3. N.B. This is neither intended nor written as a review of the paper product. I remember reading somewhere that Daiso's 'Complete' range of notebooks made in Indonesia is sufficiently fountain pen friendly. From what I've seen, my conclusion is no, it isn't — in spite of exhibiting good resistance to feathering — and thus a proper review (by me anyway) is not warranted.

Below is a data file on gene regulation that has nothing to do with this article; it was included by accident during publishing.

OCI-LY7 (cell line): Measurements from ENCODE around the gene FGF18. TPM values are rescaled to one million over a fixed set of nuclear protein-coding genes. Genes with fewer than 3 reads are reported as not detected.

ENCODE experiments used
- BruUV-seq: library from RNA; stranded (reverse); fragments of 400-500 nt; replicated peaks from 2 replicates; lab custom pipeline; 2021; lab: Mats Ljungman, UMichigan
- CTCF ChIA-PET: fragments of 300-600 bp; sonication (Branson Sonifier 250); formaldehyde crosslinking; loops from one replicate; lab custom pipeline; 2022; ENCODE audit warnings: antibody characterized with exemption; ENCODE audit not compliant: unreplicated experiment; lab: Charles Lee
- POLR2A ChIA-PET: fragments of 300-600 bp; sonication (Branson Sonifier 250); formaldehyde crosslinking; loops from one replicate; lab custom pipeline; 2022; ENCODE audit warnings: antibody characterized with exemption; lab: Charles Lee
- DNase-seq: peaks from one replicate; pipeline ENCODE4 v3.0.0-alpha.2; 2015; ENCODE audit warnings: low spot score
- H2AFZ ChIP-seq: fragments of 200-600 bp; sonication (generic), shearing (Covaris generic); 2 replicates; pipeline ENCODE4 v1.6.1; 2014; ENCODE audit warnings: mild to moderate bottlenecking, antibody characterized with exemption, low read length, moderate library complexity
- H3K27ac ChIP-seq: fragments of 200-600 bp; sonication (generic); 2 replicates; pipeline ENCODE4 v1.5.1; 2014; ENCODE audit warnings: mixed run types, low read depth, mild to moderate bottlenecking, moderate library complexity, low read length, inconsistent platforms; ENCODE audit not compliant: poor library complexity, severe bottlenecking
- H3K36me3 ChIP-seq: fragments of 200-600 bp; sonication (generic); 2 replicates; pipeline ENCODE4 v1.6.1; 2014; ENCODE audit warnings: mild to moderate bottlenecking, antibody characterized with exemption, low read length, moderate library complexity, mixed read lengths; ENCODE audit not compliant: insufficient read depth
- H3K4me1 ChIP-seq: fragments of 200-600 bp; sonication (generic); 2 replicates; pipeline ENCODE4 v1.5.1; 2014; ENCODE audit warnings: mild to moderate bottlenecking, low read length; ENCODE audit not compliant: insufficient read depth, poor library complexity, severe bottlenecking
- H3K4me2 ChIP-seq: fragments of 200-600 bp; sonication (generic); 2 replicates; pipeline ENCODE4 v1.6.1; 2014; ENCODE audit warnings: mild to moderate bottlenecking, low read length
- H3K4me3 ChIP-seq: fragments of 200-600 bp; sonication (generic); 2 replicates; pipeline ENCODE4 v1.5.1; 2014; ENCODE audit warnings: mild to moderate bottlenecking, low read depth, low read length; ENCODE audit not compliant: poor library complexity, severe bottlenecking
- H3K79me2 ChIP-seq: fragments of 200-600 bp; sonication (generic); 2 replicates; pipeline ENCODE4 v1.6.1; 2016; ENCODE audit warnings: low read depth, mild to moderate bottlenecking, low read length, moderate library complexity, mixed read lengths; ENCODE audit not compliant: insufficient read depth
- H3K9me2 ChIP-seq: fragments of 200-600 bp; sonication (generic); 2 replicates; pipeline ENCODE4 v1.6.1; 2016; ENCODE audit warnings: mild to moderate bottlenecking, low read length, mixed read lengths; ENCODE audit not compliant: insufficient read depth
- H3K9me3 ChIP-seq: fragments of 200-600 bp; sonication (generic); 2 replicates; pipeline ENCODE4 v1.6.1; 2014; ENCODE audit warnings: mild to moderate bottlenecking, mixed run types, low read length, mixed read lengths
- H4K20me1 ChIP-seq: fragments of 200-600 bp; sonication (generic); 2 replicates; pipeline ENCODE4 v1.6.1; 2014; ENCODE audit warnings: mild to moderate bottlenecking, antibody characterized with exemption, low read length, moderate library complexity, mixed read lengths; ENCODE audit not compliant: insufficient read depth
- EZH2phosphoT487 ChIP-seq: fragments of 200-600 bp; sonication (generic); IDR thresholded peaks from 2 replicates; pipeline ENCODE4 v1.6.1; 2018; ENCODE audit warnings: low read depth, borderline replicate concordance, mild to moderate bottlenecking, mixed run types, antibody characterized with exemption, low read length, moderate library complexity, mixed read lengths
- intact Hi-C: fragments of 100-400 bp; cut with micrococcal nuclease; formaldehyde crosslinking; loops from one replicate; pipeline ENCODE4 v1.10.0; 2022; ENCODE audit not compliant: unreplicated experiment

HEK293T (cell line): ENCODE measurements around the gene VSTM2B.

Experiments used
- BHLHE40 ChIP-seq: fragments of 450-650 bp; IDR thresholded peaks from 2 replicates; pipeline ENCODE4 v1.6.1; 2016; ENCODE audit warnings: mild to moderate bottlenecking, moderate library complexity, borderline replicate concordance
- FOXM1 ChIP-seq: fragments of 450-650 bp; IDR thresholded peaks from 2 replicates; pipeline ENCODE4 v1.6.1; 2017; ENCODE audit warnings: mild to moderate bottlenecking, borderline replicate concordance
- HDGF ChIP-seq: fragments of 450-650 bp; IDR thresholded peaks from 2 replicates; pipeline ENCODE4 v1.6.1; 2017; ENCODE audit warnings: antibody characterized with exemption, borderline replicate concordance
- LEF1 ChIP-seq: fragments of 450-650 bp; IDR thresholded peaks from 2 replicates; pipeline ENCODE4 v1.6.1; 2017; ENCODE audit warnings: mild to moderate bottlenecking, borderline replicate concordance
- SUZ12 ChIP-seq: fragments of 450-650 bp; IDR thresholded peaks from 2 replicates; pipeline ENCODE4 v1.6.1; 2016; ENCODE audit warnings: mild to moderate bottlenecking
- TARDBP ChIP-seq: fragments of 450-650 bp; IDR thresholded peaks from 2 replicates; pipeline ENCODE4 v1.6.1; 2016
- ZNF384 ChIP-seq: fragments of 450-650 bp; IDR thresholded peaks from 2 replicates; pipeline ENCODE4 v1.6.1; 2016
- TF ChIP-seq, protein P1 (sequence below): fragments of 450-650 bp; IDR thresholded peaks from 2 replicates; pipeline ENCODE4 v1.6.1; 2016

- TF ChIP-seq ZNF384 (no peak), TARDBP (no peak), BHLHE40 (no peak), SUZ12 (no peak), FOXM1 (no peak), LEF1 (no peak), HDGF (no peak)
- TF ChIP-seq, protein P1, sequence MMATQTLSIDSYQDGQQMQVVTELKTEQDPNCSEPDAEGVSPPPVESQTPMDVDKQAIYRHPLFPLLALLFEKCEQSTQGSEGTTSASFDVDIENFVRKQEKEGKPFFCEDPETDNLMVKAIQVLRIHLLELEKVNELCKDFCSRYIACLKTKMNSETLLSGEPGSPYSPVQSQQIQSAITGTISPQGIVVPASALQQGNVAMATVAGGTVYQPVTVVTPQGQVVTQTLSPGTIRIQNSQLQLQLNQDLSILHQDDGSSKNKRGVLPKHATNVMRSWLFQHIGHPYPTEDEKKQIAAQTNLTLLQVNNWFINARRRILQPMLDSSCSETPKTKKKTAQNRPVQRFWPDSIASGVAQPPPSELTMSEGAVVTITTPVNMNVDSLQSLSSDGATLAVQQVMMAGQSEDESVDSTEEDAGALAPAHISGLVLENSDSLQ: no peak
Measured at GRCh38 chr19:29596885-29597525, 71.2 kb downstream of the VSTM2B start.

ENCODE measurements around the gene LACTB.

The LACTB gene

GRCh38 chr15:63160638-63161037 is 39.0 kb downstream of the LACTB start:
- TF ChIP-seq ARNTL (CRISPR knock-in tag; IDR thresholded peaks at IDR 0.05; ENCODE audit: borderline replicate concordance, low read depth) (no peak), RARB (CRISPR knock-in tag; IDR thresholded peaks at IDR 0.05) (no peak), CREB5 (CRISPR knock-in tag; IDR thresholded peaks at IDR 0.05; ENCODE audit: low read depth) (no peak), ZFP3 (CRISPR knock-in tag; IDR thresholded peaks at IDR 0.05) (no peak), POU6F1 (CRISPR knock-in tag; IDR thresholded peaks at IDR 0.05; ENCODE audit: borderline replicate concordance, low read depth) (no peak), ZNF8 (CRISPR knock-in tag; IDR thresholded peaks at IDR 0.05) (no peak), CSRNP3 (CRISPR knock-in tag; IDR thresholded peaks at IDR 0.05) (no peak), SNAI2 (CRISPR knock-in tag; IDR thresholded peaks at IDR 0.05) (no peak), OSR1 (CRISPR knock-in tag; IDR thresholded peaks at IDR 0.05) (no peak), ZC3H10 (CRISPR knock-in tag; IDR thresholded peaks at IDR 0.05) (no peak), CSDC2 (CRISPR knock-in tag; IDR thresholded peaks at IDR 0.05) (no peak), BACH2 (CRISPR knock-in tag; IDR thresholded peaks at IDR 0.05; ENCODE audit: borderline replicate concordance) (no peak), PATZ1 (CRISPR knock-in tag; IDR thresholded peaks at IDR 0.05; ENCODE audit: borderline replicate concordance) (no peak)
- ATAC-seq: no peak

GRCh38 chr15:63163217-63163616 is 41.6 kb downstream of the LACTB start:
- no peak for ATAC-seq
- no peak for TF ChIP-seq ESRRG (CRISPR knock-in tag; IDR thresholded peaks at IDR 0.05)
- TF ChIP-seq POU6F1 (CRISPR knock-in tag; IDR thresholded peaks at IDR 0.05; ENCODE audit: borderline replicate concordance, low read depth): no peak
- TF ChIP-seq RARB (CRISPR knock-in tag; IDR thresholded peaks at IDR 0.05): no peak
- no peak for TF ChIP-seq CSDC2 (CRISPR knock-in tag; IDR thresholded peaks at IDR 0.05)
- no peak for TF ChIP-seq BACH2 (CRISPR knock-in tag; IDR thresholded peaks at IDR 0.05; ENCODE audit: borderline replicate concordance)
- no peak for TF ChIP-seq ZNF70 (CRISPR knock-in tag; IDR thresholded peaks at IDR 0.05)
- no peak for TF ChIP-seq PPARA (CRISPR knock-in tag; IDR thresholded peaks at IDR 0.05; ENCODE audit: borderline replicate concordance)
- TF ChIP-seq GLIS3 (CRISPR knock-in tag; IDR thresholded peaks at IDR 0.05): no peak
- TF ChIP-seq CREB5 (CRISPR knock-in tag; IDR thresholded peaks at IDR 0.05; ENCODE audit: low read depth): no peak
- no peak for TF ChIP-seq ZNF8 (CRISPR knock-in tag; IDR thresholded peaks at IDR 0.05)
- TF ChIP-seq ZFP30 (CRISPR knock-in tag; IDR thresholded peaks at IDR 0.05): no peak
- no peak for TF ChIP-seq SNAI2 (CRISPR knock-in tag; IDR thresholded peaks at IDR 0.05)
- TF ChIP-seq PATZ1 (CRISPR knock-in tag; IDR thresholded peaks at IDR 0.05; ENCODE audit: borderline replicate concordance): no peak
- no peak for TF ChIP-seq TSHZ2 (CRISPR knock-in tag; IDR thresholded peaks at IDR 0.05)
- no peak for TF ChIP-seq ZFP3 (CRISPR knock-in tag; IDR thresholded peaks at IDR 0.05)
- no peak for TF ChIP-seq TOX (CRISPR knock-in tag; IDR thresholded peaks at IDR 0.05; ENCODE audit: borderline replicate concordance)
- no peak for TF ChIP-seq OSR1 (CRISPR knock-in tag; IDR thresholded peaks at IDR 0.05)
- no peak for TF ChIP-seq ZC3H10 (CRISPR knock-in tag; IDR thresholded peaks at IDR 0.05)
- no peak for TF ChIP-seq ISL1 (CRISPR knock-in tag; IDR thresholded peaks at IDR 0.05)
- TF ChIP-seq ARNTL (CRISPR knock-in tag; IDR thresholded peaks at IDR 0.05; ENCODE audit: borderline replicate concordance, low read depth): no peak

4. I picked up a Daiso Rakugaki A5 Sketch Pad while I was in the store yesterday. I'd strongly advise not writing on the pages of one with a fountain pen.
  5. Any ideas? I like stubs, but a VP stub with pilot carts didnt work out. cheers,